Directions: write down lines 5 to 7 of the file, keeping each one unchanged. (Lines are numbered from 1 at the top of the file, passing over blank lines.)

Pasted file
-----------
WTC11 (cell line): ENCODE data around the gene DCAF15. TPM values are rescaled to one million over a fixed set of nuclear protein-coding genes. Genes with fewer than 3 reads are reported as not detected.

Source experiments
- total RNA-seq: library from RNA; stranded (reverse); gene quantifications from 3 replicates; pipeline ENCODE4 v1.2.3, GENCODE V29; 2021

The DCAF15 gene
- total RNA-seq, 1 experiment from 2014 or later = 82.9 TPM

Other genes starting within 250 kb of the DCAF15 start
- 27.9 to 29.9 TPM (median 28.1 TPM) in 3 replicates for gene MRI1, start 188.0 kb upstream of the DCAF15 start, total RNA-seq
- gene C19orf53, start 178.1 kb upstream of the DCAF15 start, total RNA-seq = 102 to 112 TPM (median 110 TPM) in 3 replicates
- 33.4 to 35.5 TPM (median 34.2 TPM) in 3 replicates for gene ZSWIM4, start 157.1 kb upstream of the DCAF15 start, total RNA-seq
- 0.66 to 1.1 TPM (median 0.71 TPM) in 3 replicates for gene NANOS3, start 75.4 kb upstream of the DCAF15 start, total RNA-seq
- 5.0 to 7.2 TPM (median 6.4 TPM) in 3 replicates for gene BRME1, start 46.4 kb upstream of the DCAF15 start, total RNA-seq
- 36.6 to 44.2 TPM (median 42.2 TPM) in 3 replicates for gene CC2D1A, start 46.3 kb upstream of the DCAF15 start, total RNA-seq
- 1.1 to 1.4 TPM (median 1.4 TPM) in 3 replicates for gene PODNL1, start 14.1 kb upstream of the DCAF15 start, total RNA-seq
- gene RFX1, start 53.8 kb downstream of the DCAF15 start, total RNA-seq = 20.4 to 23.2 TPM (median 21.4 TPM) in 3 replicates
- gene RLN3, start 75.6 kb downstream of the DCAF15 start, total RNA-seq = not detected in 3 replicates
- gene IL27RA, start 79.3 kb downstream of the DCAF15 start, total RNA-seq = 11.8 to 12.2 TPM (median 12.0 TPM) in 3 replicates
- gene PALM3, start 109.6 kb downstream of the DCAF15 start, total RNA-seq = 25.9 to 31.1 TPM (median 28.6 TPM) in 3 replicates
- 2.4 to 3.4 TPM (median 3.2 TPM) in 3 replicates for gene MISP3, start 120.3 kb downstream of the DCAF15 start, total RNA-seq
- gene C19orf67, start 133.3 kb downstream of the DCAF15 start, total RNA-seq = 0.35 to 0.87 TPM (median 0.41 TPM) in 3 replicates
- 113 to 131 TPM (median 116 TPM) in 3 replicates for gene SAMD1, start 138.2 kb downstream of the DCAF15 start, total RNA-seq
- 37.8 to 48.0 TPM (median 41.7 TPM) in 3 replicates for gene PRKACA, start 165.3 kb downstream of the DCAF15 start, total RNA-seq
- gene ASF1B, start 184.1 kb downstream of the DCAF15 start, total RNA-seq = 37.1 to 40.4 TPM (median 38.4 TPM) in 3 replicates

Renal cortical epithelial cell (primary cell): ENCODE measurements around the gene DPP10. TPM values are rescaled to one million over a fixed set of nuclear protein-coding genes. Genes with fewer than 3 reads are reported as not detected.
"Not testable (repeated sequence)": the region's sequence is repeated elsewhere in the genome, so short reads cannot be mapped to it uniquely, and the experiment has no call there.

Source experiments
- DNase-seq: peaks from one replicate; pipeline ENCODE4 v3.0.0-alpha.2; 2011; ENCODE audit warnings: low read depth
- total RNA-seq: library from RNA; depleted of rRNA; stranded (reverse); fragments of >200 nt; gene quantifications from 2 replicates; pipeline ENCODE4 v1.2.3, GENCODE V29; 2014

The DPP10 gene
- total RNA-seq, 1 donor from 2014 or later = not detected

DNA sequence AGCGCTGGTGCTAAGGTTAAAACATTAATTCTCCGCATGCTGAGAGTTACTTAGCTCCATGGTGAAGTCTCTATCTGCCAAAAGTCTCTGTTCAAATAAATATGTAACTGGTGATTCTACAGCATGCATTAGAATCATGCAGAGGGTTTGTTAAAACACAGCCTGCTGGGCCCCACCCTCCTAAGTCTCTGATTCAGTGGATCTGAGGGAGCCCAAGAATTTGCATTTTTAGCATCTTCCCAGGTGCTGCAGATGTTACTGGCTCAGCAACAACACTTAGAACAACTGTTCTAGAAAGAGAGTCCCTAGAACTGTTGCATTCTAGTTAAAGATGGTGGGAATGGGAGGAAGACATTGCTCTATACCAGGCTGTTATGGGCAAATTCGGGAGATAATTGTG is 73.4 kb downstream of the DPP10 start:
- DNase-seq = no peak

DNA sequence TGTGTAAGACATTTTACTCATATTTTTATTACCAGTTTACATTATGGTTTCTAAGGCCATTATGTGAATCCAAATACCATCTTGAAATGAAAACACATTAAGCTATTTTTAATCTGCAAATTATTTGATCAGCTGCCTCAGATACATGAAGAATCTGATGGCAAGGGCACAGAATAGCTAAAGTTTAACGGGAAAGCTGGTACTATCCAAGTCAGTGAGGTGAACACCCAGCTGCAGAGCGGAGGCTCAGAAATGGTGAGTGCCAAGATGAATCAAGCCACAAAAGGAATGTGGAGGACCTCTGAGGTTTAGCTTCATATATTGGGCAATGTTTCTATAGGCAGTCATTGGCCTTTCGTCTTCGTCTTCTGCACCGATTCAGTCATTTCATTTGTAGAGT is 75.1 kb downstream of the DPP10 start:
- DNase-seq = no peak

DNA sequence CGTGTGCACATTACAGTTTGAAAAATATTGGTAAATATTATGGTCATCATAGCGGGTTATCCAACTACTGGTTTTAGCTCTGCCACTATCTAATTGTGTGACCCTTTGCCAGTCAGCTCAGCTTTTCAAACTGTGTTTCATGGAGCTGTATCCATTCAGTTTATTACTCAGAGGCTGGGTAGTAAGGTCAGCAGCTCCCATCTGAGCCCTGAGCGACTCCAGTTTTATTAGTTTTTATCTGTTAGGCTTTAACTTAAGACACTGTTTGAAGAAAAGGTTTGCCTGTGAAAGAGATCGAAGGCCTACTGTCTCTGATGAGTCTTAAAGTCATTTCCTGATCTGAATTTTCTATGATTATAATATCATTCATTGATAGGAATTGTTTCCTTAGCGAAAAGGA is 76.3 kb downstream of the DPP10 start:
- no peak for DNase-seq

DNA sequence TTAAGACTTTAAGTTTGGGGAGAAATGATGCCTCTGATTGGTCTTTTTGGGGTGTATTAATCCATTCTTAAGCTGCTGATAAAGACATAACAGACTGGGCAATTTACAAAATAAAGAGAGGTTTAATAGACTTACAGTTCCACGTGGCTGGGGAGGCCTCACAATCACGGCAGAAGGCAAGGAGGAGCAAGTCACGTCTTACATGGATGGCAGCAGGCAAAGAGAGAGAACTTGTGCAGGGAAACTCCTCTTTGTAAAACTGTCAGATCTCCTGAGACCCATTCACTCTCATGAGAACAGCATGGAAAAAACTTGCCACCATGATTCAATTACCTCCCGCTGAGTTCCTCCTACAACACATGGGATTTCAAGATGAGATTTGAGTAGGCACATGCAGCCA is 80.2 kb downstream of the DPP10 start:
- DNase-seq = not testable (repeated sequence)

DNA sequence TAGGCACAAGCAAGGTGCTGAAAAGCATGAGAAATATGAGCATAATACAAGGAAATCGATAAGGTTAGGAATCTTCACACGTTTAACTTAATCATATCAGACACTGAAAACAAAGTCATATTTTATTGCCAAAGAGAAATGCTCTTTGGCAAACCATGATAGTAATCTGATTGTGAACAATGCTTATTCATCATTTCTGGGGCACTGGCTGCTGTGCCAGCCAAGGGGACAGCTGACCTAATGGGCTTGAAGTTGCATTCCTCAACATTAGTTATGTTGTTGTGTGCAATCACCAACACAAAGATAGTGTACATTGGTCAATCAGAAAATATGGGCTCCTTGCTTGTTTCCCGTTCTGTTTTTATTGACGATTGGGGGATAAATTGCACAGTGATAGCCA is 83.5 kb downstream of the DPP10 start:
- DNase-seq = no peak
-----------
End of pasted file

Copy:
- total RNA-seq, 1 experiment from 2014 or later = 82.9 TPM

Other genes starting within 250 kb of the DCAF15 start
- 27.9 to 29.9 TPM (median 28.1 TPM) in 3 replicates for gene MRI1, start 188.0 kb upstream of the DCAF15 start, total RNA-seq